To watch Ali today is difficult for many as they see the same process enveloping Roach. Parkinson’s disease is progressive in nature affecting the nervous system and one’s movement. Many develop trembling in the hand but the surer sign of the disease is encroaching stiffness and a slower, more rigid, methodical gait. As seen in both Ali and Roach, in its earlier stages the disease leaves the face with an emotionless expression or affect, and the speech becomes labored, soft and sometimes slurred. While the slurring of speech is often associated with Pugilistic-Dementia, Parkinson’s does not necessarily cause dementia. Most who are afflicted retain strong cognitive abilities but find difficulty expressing themselves.

While there is no known cure Parkinson’s patients can find a measure of relief with a range of medications that can help manage symptoms. While the disease is progressive these medications can help patients enjoy a high quality of life. Michael J. Fox, famous actor and noted philanthropist, suffers from Parkinson’s disease himself. He is a good example of one who not only lives well with the disease, but has turned his misfortune into a blessing for others. He represents the Michael J. Fox Foundation whose main goal is to, through the donations of others, eventually eradicate the disease. Information on how to donate to his foundation as well as to Sarcoidosis research is linked below.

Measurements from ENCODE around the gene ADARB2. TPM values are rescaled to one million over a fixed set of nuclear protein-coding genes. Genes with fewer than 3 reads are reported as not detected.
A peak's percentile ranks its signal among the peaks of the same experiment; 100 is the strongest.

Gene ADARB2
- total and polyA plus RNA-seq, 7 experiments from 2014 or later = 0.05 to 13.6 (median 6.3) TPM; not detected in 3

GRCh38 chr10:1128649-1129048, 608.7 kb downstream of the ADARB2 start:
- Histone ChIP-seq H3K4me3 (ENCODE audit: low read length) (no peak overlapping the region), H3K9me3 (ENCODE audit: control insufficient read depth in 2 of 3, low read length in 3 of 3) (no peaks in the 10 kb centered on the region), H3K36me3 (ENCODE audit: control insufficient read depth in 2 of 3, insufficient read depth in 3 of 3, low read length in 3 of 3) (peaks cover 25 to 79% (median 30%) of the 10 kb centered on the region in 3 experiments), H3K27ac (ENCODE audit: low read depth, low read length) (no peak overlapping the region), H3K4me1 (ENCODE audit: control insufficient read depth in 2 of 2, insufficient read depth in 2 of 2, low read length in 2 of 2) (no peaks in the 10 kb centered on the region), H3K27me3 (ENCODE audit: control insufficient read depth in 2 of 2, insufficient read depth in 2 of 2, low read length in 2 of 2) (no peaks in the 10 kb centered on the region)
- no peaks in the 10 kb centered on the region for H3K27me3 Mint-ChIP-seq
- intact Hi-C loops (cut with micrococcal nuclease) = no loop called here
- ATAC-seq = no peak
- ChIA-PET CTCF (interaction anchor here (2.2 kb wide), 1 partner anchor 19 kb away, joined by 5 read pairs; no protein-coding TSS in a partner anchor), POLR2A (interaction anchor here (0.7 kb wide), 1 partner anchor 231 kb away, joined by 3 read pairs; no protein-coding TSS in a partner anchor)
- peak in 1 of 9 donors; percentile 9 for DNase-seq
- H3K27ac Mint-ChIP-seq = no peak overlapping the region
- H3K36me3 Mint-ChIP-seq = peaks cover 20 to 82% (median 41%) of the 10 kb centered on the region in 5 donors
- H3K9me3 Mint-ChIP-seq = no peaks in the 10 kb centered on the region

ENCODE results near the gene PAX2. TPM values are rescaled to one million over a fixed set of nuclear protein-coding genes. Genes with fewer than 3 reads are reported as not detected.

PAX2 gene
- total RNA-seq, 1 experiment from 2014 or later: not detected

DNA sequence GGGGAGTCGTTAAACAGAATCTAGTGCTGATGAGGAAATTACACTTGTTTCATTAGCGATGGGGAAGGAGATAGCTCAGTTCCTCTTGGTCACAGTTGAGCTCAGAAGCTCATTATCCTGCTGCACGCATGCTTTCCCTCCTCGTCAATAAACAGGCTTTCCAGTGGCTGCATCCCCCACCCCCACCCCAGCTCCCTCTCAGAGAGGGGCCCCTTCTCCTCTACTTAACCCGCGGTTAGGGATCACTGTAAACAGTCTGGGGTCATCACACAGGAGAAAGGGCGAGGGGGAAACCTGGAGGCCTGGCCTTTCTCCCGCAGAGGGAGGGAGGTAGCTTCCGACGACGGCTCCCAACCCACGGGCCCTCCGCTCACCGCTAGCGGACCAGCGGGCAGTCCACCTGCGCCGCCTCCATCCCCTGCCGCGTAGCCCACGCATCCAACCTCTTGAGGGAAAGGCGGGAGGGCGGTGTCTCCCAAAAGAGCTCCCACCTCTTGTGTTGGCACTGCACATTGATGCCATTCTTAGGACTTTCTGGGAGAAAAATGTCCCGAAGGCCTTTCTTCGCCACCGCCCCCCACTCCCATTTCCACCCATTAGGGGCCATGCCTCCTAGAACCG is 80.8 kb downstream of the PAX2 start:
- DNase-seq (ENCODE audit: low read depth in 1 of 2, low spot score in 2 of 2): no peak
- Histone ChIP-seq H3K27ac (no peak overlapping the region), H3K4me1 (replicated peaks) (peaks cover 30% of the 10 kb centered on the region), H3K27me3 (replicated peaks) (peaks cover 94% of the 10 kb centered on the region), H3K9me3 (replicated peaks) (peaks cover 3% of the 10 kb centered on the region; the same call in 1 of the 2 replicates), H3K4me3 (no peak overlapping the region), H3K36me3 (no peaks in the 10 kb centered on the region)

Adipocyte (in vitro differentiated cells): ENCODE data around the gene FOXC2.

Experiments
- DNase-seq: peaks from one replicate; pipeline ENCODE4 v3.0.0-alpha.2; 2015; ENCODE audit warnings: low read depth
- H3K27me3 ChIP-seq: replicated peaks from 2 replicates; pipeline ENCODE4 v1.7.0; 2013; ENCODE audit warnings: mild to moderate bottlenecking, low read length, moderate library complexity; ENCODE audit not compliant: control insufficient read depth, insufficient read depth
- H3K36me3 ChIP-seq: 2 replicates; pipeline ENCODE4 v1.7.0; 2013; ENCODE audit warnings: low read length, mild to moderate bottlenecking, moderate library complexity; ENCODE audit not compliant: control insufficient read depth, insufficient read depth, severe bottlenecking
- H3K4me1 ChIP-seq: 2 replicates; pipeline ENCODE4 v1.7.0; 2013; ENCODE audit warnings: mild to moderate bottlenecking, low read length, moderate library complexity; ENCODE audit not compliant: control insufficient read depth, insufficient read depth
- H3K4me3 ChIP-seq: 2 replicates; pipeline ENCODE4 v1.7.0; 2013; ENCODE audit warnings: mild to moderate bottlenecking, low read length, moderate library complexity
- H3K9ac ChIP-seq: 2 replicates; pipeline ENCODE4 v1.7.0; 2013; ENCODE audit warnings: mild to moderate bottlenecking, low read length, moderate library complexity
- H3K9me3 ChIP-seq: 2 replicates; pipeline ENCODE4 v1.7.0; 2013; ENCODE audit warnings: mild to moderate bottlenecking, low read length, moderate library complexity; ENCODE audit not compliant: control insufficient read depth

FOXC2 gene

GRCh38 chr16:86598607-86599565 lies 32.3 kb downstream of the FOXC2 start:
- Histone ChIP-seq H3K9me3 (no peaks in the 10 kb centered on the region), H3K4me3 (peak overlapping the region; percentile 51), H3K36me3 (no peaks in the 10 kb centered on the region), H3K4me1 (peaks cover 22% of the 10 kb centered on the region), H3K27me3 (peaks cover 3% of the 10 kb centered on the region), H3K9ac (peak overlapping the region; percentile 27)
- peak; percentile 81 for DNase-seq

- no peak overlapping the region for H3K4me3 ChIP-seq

For Roach, the twenty-five year ordeal has been a difficult journey. Of late he has admitted that the medications he is taking sometimes cause what are known as suicidal ideations. He recalled that when Robin Williams, the late-great actor/comedian took his life back in August of 2014, and the subsequent news came out that he had been suffering from the early stages of Parkinson’s disease, the thought occurred to him that he was taking the same medication as he and he understood and even empathized with William’s suicide. Though he says he is not brave enough to actually kill himself he recognizes that like Williams, one is not always the free agent one desires to be. He has learned to manage his thoughts and think in positive, less dark terms.

Roach continues to find purpose, meaning and even solace in the gym. As he continues to train the likes of Manny Pacquiao and Miguel Cotto, he looses himself in the day-to-day business of training. He finds life worth living and is most grateful for boxing not only giving him a great living, but giving him a reason to live.

In the upcoming Mayweather-Pacquiao fight, as both lead trainers deal with and suffer from the effects of debilitating disease processes, they have become symbols of the fighters themselves. Both Money May and Pacman have demonstrated that they are world-class fighters, willing to take on world-class opposition. No wonder both fighters are tough beyond measure as they have trainers in Mayweather Sr. and Freddie Roach who model that toughness.

Commentary By Matthew R. Fellows

Michael J. Fox Foundation
Foundation For Sarcoidosis Research
Web MD
Mayo Clinic
Boxing Scene
USA Today
Photo By: MR McGillCreativecommons Flickr License